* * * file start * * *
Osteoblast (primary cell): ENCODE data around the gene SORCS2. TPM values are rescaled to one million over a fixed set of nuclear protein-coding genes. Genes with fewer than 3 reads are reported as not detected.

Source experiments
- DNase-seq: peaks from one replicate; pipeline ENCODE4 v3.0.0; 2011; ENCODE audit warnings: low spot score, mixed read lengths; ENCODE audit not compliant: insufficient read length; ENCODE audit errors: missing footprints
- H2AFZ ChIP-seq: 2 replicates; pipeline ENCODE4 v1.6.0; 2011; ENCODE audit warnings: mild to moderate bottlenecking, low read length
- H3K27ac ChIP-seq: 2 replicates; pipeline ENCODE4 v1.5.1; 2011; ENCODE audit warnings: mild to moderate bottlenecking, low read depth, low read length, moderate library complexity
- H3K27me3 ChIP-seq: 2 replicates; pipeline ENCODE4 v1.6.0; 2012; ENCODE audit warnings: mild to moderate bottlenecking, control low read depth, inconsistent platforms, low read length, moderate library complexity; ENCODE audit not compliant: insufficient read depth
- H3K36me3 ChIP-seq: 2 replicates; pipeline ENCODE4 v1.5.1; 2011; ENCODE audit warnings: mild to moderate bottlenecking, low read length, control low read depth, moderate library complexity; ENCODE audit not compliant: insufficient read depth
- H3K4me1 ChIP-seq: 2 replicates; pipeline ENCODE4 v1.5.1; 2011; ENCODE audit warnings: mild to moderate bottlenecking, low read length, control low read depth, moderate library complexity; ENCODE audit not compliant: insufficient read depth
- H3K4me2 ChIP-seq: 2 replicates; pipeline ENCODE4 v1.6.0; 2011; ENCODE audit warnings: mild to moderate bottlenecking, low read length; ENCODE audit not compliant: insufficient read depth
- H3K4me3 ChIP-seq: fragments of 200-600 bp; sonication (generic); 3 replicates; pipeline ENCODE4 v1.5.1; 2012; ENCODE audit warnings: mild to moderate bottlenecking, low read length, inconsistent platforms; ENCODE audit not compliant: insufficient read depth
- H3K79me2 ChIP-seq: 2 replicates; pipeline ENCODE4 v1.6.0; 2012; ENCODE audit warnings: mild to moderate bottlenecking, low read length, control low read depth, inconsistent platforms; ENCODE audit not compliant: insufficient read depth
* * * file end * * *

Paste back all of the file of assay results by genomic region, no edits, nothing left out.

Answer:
Osteoblast (primary cell): ENCODE data around the gene SORCS2. TPM values are rescaled to one million over a fixed set of nuclear protein-coding genes. Genes with fewer than 3 reads are reported as not detected.

Source experiments
- DNase-seq: peaks from one replicate; pipeline ENCODE4 v3.0.0; 2011; ENCODE audit warnings: low spot score, mixed read lengths; ENCODE audit not compliant: insufficient read length; ENCODE audit errors: missing footprints
- H2AFZ ChIP-seq: 2 replicates; pipeline ENCODE4 v1.6.0; 2011; ENCODE audit warnings: mild to moderate bottlenecking, low read length
- H3K27ac ChIP-seq: 2 replicates; pipeline ENCODE4 v1.5.1; 2011; ENCODE audit warnings: mild to moderate bottlenecking, low read depth, low read length, moderate library complexity
- H3K27me3 ChIP-seq: 2 replicates; pipeline ENCODE4 v1.6.0; 2012; ENCODE audit warnings: mild to moderate bottlenecking, control low read depth, inconsistent platforms, low read length, moderate library complexity; ENCODE audit not compliant: insufficient read depth
- H3K36me3 ChIP-seq: 2 replicates; pipeline ENCODE4 v1.5.1; 2011; ENCODE audit warnings: mild to moderate bottlenecking, low read length, control low read depth, moderate library complexity; ENCODE audit not compliant: insufficient read depth
- H3K4me1 ChIP-seq: 2 replicates; pipeline ENCODE4 v1.5.1; 2011; ENCODE audit warnings: mild to moderate bottlenecking, low read length, control low read depth, moderate library complexity; ENCODE audit not compliant: insufficient read depth
- H3K4me2 ChIP-seq: 2 replicates; pipeline ENCODE4 v1.6.0; 2011; ENCODE audit warnings: mild to moderate bottlenecking, low read length; ENCODE audit not compliant: insufficient read depth
- H3K4me3 ChIP-seq: fragments of 200-600 bp; sonication (generic); 3 replicates; pipeline ENCODE4 v1.5.1; 2012; ENCODE audit warnings: mild to moderate bottlenecking, low read length, inconsistent platforms; ENCODE audit not compliant: insufficient read depth
- H3K79me2 ChIP-seq: 2 replicates; pipeline ENCODE4 v1.6.0; 2012; ENCODE audit warnings: mild to moderate bottlenecking, low read length, control low read depth, inconsistent platforms; ENCODE audit not compliant: insufficient read depth